their cyclic behavior, DRCBs can be made of HPFRCC. HPFRCC does not signed and detailed according to ACI 318-14 [2]. Deformed bars with
generally contain coarse aggregates [14] and possesses a relatively high diameters of 25 mm (D25) and 13 mm (D13) were used for diagonal
strain-capacity while generating multiple micro-cracks and a strain- and transverse reinforcement, respectively. The spacing of transverse
hardening response [15,16]. Previous studies reported that HPFRCC reinforcement was 110 mm. Specimen D1-T1-HP was an HPFRCC DRCB
members had larger shear strengths, deformation capacities and da- with the same reinforcement details as specimen D1-T1-RC (Fig. 2c).
mage tolerances than conventional RC members [17,18]. HPFRCC The effect of the HPFRCC on the cyclic behavior of DRCBs can be

Fig. 1. Coupling beam details specified in ACI 318-14 [2].

S.W. Han et al. Composite Structures 206 (2018) 550–562

Fig. 2. Reinforcement details and setup location of strain gauges for coupling beams.

evaluated by comparing the test results of specimens D1-T1-RC and D1- 3.2. Test setup
Specimen D0.5-T1-HP (Fig. 2e) was a specimen identical to spe- Fig. 4 shows the test setup, where specimens were vertically placed.
cimen D1-T1-HP except for the amount of the diagonal reinforcement. The top and bottom concrete blocks were fixed to the horizontal steel
The amount of diagonal reinforcement in this specimen was half that of frame and the strong floor using high strength bolts, respectively.
specimen D1-T1-HP. This specimen was made to evaluate the effect of Stoppers were placed on both sides of the concrete blocks to prevent the
diagonal reinforcement in HPFRCC DRCBs. In specimen D0.5-T1-HP, specimen from sliding under lateral loads. To prevent axial elongation
deformed bars with a diameter of 19 mm (D19) were used for diagonal in the DRCB specimens, two guide columns were placed to sustain the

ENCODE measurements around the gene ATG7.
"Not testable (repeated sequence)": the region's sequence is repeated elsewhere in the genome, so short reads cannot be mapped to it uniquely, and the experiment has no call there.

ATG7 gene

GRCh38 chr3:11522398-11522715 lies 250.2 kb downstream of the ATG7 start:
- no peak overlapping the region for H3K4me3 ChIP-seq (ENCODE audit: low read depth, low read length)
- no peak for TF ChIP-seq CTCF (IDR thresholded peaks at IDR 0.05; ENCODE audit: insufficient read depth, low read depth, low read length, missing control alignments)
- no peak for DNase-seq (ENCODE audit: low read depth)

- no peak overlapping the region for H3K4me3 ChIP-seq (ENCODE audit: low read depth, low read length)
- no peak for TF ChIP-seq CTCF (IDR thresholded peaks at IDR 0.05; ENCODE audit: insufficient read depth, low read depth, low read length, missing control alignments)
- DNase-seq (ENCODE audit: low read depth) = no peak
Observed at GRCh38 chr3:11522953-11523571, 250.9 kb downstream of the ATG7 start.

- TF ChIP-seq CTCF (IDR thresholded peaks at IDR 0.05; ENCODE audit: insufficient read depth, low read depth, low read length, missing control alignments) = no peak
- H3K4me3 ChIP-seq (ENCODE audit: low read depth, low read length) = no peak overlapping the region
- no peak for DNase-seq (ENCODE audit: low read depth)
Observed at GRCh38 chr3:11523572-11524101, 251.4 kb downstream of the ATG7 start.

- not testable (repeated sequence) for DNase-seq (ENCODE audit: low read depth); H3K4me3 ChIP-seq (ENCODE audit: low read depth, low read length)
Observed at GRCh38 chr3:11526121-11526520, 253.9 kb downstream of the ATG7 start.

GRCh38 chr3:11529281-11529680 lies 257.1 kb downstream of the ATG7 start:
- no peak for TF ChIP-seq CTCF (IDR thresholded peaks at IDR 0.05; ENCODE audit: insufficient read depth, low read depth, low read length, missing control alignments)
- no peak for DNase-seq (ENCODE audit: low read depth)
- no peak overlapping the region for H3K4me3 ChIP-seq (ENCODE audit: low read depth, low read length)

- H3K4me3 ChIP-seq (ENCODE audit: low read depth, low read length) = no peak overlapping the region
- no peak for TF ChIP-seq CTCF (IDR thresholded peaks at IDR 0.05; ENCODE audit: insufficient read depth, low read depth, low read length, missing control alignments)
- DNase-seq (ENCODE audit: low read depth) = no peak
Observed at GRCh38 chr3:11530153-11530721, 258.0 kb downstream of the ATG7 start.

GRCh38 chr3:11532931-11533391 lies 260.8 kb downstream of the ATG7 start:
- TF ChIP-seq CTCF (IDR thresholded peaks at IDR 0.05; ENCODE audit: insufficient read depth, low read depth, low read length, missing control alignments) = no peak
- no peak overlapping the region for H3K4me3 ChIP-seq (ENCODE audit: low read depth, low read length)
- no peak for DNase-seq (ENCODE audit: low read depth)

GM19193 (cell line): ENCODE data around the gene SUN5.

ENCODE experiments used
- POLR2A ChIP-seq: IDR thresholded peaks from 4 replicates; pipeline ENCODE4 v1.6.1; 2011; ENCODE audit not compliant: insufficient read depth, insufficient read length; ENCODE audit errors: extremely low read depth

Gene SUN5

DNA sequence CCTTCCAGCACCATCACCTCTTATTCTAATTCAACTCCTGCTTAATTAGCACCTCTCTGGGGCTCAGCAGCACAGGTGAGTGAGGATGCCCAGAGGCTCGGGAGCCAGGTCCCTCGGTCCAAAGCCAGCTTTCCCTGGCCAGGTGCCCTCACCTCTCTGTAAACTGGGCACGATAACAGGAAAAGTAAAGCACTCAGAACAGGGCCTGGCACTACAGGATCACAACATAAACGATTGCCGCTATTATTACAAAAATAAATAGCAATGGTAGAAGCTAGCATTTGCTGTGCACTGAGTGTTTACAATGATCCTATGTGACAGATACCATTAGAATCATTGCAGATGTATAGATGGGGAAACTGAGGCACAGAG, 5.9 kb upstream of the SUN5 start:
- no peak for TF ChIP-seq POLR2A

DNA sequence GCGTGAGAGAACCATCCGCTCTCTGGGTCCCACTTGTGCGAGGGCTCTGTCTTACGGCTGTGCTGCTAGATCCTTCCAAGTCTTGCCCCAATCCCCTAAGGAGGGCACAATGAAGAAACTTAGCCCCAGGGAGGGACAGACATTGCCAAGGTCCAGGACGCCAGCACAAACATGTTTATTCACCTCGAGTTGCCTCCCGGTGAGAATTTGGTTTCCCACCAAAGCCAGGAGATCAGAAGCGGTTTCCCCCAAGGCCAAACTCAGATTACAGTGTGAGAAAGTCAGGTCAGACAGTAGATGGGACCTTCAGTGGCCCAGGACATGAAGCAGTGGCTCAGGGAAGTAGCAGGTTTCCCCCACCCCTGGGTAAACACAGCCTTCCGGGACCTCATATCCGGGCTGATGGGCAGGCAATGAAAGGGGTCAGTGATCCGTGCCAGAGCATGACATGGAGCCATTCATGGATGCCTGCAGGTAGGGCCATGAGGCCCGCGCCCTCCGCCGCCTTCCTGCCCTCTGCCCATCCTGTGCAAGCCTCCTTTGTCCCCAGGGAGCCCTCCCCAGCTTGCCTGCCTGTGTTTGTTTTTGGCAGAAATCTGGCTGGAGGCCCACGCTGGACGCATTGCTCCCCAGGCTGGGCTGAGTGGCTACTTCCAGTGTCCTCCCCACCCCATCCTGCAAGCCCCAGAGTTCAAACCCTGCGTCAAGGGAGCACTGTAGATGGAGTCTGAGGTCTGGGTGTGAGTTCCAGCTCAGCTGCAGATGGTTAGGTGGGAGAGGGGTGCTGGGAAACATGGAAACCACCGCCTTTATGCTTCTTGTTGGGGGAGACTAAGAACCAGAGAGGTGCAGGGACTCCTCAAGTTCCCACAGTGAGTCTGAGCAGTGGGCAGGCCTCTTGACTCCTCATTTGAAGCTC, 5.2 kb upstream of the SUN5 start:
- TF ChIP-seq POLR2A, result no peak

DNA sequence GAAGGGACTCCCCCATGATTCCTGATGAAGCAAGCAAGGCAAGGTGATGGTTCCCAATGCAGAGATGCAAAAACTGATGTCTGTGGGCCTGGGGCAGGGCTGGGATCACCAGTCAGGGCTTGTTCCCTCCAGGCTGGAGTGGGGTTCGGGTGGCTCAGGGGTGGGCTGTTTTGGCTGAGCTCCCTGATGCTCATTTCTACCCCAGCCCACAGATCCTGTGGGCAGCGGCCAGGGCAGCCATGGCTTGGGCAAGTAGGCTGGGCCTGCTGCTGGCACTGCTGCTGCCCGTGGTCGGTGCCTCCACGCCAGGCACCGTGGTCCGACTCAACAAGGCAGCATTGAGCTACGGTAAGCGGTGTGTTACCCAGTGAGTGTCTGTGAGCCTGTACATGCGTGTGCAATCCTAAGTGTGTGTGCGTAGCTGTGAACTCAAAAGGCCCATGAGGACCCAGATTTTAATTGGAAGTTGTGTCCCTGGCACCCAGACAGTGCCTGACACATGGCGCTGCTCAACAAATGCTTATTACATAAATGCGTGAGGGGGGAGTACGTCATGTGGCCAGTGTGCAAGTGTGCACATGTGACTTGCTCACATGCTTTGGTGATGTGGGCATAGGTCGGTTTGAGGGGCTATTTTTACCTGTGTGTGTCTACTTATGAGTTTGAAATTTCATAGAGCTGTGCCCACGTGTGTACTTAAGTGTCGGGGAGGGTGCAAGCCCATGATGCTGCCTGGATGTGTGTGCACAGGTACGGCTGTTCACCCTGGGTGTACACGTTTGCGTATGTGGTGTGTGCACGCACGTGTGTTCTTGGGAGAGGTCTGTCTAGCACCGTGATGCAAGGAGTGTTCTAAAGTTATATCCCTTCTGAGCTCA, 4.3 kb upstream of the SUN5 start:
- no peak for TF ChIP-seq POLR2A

reinforcement. horizontal steel loading frame as shown in Fig. 4, which emulated the
To evaluate the effect of transverse reinforcement in DRCBs, spe- restraint of axial elongation of DRCBs provided by the adjoining shear
cimens D1-T0.5-RC (Fig. 2b) and D1-T0.5-HP were made, which had walls and slabs [20]. These columns were anchored to the strong floor.
only half the amount of transverse reinforcement as that in specimens Roller supports were installed on the guide columns to prevent rotation
D1-T1-RC and D1-T1-HP. In specimen D0.5-T0.5-HP (Fig. 2f), both di- of the loading frame. Thus, the loading frame could move only in the
agonal and transverse reinforcement were reduced to half the amount horizontal direction during the test. To ensure zero moment at the mid-
of those reinforcement used in specimens D1-T1-RC and D1-T1-HP. The span of the DRCB specimens, lateral loading was applied to the spe-
spacing of the transverse reinforcement (D13) for specimens D1-T0.5- cimen in the line of action passing the mid-span of the DRCBs using a
RC and D0.5-T0.5-HP was 250 mm. Fig. 3 shows a summary of the test hydraulic actuator. Lateral loads produced by the hydraulic actuator
program and the specimen identification nomenclature. Table 1 sum- were transmitted to the DRCB through the horizontal loading frame and
marizes the properties of all of the specimens. top concrete block.